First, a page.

How many ways can one publicity photo be used? Alex Casey counts the ways.
Caption That has been a beloved segment on current affairs panel shows 7 Days for years, inviting comedians to riff on alternate captions for interesting photographs from around the world that week. Whether it’s riffing on a child on a swing in a wartorn neighbourhood (“John Key not happy with early artist impression of SkyCity convention centre”) or a snap of a explosives expert engulfed in flames (“SkyCity renovations going well”), the segment is so popular that audiences have been invited to submit their own to win loot on the 7 Days Facebook page.
But, in a twisted example of life imitating art, caption writers at Stuff appear to have been playing their own version of Caption That with images of 7 Days host Jeremy Corbett for years. Armed with a swathe of publicity image options to adorn any entertainment article in which he features, the anonymous caption authors are given free rein to choose whichever image they want, and write their captions as mysteriously, dramatically or colourfully as they so desire.
Some are straightforward assignments, like this one of Jeremy Corbett with Rosemary the lamb:
And this one of Jeremy Corbett and a slice of cheese:
And this one of Jeremy Corbett, king of many things:
But these publicity pictures of Corbett are simply too novel, too prop-based, too easy to caption. You can make a million puns about lambs, about flowers, about the royals. Where’s the challenge? As I found during my extensive research, true caption art is created when the publicity photo exists as a blank canvas onto which the caption author can project… literally anything. Take this heavily used example. Just a man, wearing a blazer, smiling with his arms buoyantly crossed.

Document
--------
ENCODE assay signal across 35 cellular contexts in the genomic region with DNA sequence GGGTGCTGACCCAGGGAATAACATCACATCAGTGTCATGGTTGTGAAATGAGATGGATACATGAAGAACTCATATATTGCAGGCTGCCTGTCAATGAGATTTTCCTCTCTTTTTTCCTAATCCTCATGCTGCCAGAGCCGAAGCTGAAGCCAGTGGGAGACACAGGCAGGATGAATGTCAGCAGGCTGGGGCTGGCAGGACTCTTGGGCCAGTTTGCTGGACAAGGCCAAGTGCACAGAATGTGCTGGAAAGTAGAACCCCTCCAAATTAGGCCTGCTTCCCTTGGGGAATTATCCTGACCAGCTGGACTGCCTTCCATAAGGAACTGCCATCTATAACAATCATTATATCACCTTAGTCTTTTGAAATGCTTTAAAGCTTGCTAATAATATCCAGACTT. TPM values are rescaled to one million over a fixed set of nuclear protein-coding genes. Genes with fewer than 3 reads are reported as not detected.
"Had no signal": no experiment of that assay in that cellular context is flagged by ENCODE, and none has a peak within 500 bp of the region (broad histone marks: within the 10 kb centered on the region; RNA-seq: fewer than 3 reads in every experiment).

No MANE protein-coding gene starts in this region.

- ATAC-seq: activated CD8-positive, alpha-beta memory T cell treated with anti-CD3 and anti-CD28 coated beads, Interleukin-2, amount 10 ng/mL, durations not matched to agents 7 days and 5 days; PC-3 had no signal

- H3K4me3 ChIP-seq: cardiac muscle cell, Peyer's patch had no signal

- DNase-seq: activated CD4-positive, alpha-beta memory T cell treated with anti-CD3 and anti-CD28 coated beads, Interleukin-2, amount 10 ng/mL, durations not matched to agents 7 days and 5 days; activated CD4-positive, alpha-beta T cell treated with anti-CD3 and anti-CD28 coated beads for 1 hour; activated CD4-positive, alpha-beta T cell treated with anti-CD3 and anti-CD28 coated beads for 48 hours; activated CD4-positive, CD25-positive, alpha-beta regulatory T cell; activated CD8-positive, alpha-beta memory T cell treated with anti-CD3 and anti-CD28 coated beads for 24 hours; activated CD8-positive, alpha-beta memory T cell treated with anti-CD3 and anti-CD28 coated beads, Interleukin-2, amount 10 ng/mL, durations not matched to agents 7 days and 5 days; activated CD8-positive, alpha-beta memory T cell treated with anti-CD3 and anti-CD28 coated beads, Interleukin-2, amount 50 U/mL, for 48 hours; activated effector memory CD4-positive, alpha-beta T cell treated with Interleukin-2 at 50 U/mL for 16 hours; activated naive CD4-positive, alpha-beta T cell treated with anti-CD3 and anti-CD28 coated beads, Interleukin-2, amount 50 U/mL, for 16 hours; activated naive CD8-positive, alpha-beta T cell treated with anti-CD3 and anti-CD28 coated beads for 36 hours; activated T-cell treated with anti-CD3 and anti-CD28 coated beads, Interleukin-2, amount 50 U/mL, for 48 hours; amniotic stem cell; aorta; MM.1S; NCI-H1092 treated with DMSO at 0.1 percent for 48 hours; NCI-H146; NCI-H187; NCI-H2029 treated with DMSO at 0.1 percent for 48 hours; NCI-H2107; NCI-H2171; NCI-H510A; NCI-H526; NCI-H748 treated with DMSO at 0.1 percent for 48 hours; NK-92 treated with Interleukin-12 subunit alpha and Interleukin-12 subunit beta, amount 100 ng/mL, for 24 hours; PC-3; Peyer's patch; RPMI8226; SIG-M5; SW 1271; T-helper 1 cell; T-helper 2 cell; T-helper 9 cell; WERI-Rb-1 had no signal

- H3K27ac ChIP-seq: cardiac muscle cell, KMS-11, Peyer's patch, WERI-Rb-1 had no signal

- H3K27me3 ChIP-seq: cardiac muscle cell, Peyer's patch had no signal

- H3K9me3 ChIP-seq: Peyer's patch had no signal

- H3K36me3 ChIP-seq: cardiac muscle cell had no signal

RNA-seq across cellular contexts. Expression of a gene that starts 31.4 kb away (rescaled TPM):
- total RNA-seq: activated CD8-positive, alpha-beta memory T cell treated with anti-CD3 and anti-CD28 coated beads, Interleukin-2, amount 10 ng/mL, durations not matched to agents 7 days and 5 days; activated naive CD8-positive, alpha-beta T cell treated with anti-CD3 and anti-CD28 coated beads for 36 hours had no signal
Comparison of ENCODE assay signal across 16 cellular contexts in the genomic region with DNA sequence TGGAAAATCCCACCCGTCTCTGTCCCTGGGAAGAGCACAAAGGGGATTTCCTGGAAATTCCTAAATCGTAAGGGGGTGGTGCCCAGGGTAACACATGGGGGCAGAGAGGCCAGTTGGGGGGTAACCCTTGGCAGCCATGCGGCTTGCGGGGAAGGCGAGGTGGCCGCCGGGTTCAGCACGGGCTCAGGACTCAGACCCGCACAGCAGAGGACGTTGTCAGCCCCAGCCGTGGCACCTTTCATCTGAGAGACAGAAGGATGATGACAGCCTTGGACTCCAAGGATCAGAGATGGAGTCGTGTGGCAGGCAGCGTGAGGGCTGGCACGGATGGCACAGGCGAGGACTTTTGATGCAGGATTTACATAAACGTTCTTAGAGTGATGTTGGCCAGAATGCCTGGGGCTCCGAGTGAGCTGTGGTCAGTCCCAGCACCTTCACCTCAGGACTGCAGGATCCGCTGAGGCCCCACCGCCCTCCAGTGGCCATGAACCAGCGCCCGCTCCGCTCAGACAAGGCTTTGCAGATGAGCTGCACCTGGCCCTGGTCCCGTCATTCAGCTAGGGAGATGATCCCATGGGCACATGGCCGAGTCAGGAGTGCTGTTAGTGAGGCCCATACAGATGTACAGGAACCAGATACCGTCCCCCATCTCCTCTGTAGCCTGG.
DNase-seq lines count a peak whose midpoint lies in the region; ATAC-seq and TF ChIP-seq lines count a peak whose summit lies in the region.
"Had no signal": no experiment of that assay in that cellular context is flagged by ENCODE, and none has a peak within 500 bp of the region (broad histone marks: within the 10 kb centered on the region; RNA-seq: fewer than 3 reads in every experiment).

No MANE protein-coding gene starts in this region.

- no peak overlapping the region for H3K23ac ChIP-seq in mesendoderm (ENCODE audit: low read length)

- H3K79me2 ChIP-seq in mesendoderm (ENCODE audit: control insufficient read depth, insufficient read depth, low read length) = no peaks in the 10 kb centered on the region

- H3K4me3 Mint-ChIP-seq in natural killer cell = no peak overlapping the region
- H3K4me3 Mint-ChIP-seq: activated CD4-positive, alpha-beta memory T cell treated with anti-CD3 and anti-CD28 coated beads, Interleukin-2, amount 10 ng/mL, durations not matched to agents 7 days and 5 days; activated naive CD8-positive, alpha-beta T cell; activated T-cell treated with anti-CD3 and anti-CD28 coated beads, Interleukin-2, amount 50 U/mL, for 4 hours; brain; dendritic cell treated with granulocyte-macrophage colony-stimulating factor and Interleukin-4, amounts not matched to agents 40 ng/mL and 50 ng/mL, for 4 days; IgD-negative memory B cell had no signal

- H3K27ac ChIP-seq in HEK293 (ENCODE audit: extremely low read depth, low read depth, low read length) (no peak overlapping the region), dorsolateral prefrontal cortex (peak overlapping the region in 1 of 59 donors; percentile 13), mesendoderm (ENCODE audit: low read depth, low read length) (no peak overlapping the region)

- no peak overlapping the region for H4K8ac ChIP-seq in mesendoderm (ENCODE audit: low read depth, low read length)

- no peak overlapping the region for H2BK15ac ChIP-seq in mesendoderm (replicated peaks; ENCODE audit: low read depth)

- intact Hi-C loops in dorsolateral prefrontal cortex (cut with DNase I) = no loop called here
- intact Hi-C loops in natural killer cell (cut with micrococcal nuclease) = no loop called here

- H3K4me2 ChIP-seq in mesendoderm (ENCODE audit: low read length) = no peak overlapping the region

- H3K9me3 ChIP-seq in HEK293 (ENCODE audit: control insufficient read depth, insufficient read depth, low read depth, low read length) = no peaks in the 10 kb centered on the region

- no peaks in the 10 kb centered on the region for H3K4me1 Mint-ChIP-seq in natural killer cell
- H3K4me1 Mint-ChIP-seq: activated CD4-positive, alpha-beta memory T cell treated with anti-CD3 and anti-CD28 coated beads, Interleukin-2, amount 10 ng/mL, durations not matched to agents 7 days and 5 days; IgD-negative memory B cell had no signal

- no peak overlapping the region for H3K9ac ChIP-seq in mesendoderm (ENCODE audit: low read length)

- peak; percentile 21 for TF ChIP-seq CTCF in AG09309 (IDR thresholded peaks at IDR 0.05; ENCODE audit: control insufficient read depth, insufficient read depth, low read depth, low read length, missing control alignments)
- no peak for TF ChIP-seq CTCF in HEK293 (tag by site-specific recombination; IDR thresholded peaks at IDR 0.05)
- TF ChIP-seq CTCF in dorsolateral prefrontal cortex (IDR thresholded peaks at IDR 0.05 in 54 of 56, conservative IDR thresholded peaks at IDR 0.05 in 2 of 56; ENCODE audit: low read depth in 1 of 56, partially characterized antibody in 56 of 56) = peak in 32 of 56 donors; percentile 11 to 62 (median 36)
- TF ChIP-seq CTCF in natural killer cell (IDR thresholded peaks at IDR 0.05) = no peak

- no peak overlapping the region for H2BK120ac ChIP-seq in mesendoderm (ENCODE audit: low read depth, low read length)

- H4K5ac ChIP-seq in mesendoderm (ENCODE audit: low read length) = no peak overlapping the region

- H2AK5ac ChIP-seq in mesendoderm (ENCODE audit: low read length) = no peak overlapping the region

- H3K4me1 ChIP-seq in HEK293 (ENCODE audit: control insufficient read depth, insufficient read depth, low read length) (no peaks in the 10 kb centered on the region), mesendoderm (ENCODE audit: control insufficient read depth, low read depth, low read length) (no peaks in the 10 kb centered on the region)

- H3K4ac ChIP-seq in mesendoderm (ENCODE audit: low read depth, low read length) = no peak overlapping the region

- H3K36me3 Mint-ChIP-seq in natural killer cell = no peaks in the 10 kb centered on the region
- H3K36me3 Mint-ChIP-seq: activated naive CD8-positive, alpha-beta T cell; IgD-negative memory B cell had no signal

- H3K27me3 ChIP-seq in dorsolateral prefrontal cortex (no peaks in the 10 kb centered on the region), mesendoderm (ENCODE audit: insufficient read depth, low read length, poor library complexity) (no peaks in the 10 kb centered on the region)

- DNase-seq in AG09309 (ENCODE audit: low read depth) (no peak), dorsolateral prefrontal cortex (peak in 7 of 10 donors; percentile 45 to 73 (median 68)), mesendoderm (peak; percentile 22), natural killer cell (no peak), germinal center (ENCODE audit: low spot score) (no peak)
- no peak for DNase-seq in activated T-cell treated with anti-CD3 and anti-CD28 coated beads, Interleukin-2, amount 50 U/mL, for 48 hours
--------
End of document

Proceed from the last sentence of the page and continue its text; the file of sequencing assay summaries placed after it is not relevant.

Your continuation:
Let us begin with a pretty standard offering from the publicity photo/caption genre:
4) Jeremy Corbett is a former breakfast radio personality who appears on The Project and 7 Days
A meat and potatoes caption of the highest order. Jeremy Corbett IS a former breakfast radio personality and he DOES appear on The Project and 7 Days. This is fair and accurate reporting. He looks approachable yet authoritative which is exactly the kind of thing I would expect from an ex-radio guy and current panel show guy. No notes, perfect caption execution.
3) Jeremy Corbett is a fan of science podcasts
This caption, from a story about celebrity podcast recommendations, also works. Recommending 5 Live Science from BBC Radio, Corbett explains that he occasionally listens to this podcast on his walk to work, preempting the reveal with a considerate “nerd alert” for the reader. “I enjoyed 13 Minutes to the Moon which is about the Apollo 11 mission and the second, dare I say better, series is about Apollo 13, the incredible story of trying to save a severely damaged spacecraft and get it safely home,” he said at the time. Look at that sky-high starched collar, look at that quiff of hair reaching for the Moon… that is a fan of science podcasts.
2) Jeremy Corbett… eeking out jigsaw puzzle
The Spinoff’s word boffins have confirmed that this caption, nestled within an article about how celebrities are passing time in lockdown, actually contains a spelling error – it should be eking, not eeking. But should it? Maybe he is scared of jigsaw puzzles! Think about it. Eeking out jigsaw puzzle. Eeking out. Jigsaw puzzle. Jigsaw. Saw. Do you want to play a game (puzzle)? Eek!
1) Jeremy Corbett recalls horror of 9/11
Now THAT… is eeking out.